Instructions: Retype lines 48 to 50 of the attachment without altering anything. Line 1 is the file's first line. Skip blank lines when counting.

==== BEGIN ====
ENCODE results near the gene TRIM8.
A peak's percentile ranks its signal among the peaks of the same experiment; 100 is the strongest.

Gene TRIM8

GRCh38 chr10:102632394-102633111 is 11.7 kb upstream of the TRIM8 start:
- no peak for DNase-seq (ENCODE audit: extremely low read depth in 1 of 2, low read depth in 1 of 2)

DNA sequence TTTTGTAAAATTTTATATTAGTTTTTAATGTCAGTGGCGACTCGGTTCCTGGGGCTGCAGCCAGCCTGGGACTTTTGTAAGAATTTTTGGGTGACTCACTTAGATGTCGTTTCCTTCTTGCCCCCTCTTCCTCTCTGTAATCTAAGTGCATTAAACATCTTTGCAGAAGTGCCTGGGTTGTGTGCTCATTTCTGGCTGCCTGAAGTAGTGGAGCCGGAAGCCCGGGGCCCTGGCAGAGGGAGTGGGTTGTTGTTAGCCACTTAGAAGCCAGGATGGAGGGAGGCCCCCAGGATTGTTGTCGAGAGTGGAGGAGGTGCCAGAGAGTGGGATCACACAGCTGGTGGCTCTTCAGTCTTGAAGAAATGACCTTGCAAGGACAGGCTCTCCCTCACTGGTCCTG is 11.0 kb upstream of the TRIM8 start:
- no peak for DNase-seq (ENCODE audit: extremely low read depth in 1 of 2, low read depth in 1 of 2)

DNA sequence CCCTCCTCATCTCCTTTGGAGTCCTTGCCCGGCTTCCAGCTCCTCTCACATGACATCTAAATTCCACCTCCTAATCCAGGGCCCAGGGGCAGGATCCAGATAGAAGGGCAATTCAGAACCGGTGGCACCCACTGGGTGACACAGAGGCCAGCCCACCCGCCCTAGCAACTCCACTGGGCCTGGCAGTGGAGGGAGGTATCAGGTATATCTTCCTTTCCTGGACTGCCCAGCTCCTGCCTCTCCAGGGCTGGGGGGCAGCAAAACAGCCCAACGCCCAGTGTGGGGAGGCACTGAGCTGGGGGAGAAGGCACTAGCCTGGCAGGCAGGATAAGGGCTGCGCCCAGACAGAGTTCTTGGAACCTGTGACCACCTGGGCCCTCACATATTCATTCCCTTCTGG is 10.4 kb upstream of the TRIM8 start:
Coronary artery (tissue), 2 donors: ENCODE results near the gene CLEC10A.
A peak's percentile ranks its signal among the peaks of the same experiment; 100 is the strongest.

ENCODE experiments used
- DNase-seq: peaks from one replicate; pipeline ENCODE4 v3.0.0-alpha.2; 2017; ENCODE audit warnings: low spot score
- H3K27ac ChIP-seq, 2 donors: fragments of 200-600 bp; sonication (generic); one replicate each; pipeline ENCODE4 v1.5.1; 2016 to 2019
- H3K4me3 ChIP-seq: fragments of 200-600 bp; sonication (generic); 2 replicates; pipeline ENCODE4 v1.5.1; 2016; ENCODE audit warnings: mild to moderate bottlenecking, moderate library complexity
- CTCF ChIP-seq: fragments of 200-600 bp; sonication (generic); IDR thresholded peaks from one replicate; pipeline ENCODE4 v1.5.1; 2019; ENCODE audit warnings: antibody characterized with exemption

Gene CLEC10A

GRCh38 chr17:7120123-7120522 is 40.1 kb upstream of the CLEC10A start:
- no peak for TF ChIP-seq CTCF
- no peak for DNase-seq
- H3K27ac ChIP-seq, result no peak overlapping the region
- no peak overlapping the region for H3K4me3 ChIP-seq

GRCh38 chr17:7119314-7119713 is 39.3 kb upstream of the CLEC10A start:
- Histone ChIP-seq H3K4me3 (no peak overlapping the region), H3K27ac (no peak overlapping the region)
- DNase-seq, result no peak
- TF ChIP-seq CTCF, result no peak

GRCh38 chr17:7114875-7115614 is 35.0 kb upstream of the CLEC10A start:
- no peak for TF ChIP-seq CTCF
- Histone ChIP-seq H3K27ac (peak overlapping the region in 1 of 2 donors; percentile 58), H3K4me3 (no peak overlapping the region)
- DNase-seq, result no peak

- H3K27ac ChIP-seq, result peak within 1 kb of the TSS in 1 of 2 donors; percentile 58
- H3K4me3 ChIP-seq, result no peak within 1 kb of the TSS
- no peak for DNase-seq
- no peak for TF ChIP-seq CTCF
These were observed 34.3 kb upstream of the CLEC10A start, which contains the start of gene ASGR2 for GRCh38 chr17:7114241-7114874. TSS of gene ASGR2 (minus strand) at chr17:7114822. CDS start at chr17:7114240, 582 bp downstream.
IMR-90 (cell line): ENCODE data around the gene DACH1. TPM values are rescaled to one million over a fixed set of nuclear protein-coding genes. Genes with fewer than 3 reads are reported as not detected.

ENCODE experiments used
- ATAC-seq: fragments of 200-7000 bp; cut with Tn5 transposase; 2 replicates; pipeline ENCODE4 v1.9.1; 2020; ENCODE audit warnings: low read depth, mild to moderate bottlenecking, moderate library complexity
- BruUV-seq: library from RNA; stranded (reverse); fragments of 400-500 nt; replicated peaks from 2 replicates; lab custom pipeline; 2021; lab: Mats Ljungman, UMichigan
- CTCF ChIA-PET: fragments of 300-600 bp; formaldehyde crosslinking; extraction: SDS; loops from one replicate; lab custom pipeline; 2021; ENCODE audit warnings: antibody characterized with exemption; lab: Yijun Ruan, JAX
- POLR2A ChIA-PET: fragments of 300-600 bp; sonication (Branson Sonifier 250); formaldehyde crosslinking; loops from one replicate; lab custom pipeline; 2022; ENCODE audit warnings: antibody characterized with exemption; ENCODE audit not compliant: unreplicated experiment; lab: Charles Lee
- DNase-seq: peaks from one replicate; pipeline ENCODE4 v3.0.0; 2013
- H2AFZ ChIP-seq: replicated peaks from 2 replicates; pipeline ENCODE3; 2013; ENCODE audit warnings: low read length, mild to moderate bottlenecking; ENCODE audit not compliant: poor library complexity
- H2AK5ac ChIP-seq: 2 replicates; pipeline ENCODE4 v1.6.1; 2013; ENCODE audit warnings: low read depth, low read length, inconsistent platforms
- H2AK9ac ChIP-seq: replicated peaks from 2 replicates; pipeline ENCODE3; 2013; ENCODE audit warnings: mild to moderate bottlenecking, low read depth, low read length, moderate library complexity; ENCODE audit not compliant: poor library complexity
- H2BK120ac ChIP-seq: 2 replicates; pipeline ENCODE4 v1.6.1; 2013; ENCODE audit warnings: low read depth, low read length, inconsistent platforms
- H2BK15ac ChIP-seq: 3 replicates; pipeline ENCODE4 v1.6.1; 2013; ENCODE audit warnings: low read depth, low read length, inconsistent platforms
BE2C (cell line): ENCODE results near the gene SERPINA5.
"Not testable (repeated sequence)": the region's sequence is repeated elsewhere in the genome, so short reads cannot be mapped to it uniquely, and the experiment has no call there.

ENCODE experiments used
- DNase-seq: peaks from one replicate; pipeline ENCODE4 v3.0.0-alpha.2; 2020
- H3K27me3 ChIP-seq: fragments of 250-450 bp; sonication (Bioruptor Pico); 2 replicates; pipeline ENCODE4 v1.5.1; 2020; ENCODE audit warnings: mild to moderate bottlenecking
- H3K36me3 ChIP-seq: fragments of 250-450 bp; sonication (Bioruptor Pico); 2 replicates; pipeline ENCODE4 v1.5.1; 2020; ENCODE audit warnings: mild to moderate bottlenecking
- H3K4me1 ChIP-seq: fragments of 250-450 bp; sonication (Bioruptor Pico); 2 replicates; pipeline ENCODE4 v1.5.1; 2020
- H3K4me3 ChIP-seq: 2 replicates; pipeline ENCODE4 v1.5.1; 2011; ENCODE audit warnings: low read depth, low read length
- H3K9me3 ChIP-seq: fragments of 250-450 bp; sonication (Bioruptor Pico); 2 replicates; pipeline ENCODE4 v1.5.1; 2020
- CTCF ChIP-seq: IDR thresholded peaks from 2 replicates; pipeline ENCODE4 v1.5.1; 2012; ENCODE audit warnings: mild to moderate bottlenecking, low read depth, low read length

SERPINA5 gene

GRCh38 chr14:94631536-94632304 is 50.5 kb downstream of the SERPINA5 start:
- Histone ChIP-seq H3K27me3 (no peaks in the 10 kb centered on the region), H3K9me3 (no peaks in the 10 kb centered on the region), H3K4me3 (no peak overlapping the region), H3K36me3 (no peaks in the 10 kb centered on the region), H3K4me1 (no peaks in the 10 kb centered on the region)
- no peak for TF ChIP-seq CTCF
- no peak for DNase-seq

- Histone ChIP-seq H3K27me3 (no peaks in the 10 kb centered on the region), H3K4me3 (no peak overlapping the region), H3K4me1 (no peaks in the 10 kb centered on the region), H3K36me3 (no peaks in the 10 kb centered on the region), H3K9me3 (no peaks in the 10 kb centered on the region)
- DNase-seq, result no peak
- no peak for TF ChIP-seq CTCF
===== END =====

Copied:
"Not testable (repeated sequence)": the region's sequence is repeated elsewhere in the genome, so short reads cannot be mapped to it uniquely, and the experiment has no call there.

ENCODE experiments used
- DNase-seq: peaks from one replicate; pipeline ENCODE4 v3.0.0-alpha.2; 2020